Mele Bart finds herself in something of a pickle. She’s a single mother by virtue of the fact that, Bobby, the father-to-be ditched her for another woman. Two years later Bobby and the other woman are getting hitched and they want Mele’s daughter, Ellie, to be the flower girl. Mele is simply trying to keep her head above the perilous mommy-infested waters of the San Francisco Mommy Club, where she has found a few friends. Her latest scheme is to enter a cookbook contest. Mele is surrounded by children, mothers, fathers and most importantly, stories.
How to Party With an Infant is the latest novel by Kaui Hart Hemmings, and readers will feel warmly, darkly and hilariously surrounded by Mele’s stories, and not just hers alone. How to Party With an Infant is a fascinating novel, with a rambling feel, but a coherent core. Mele tells her story by filling out the cookbook content online form in often-embarrassing first-person detail. In the course of the novel, she also tells the stories of her friends, Annie, Barrett, Georgia, and Henry, the stay-at-home father.
Hemmings pursues her characters with an almost ruthless honesty. She takes events to their logical conclusion, no matter how unhappy (in the moment) that conclusion may prove to be. There’s a raw, urgent feel to the writing here, even as it is quite carefully orchestrated and woven through storytelling in a variety of platforms, from blog posts to third-person tales of suburban displacement. It’s clear Hemmings knows these people. She’s lived the life and admitted to all the weaknesses as well as embracing the strengths.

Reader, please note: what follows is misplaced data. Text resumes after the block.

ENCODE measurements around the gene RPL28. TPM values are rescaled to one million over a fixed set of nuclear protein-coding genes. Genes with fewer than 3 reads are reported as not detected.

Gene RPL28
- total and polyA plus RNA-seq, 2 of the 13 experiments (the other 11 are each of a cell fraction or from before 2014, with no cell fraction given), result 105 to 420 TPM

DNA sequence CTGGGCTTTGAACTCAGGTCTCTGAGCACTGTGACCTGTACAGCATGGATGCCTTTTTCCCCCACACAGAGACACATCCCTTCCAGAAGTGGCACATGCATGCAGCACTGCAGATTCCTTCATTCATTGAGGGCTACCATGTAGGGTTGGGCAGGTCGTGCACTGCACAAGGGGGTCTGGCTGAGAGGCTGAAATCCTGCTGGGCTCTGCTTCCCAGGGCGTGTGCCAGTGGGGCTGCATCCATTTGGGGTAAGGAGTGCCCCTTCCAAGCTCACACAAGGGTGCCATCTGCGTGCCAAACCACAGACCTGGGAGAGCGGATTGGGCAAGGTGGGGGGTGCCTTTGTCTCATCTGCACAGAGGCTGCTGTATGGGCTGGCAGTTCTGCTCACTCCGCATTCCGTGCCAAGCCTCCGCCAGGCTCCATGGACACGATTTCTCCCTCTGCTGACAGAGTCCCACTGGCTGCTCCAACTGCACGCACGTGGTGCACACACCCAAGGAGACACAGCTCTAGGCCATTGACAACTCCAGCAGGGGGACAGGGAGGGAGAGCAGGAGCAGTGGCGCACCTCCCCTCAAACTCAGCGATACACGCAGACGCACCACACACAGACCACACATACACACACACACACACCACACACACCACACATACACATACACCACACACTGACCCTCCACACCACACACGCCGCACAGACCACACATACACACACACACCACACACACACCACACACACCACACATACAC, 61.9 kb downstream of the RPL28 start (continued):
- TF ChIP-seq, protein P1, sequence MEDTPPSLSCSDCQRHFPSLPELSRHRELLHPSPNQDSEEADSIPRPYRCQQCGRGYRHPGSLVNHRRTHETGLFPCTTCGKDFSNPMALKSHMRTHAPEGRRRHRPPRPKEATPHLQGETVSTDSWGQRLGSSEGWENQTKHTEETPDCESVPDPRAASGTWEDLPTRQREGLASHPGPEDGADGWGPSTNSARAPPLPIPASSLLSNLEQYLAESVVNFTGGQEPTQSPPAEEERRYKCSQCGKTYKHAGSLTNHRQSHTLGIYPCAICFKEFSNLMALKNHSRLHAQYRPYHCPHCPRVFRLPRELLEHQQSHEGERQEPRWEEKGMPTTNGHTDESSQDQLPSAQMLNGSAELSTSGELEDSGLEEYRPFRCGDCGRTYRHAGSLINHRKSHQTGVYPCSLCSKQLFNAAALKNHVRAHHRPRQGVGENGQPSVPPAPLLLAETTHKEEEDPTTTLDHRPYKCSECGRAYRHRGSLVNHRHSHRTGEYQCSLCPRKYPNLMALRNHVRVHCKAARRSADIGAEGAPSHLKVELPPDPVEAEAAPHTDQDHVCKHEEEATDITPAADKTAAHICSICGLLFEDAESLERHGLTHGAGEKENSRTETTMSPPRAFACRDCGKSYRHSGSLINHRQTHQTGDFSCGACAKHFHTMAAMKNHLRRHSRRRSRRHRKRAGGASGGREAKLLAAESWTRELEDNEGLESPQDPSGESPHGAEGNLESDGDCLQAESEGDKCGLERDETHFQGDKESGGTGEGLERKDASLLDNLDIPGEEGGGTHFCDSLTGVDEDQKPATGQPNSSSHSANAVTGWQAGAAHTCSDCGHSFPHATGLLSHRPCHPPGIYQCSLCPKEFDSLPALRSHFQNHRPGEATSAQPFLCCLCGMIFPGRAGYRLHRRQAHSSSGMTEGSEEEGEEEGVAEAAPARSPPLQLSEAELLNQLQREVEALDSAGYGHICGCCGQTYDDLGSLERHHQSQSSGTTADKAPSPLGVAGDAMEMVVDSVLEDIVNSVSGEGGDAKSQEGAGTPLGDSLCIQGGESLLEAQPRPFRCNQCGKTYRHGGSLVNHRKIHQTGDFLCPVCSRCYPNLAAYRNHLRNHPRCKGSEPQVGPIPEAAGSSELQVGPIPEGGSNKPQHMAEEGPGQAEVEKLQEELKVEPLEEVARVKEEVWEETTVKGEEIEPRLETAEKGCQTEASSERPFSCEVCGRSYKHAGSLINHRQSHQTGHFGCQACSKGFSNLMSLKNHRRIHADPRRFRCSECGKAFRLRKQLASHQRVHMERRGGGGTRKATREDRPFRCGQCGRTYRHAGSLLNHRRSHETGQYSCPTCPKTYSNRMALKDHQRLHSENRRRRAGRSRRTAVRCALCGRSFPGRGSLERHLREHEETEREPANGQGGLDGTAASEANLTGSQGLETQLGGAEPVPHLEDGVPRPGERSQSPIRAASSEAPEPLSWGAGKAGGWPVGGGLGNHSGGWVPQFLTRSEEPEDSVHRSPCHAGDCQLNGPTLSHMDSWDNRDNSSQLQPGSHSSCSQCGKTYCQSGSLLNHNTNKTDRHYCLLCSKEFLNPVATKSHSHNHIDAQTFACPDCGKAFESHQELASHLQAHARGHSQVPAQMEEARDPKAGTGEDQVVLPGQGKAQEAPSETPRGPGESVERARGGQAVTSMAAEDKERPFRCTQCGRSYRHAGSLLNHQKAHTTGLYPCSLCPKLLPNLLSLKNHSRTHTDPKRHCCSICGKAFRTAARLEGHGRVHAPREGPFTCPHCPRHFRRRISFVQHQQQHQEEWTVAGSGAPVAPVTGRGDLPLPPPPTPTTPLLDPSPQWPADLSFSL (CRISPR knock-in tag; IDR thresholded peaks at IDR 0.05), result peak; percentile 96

Prepare to laugh often and out loud as you read How to Party With an Infant. Hemmings has a great set of verbal ju-jitsu moves to shake loose the laughter. She clearly loves her socially-sinning characters who are generally just trying to get through one life or another without crashing and burning. The wedding of prose and perspective more than makes up for Mele’s missed nuptials.
The telling of the tales is vividly important. Mele’s cookbook-entry form verbiage is brusque, warm, funny, and sometimes flinch-worthy, which is to say, powerful. But Hemmings goes beyond the standard novel form and gives us four solid short stories, one for each friend. She gives us blog posts and there are stories entwined there as well. While this seems like a lot of verbiage, Hemmings is a master of cutting to the chase. How to Party With an Infant is amazingly succinct.
I spoke with Kaui Hart Hemmings at KQED and we discussed the personal experiences that informed the book. She is, not surprisingly, disarmingly charming and admirably to the point. If you’d like to get a brief sense of what both she and the book are like, you can hear my lightning round interview below.
Now if you want to hear a bit more of the story behind the stories, just settle back and listen to our in-depth interview.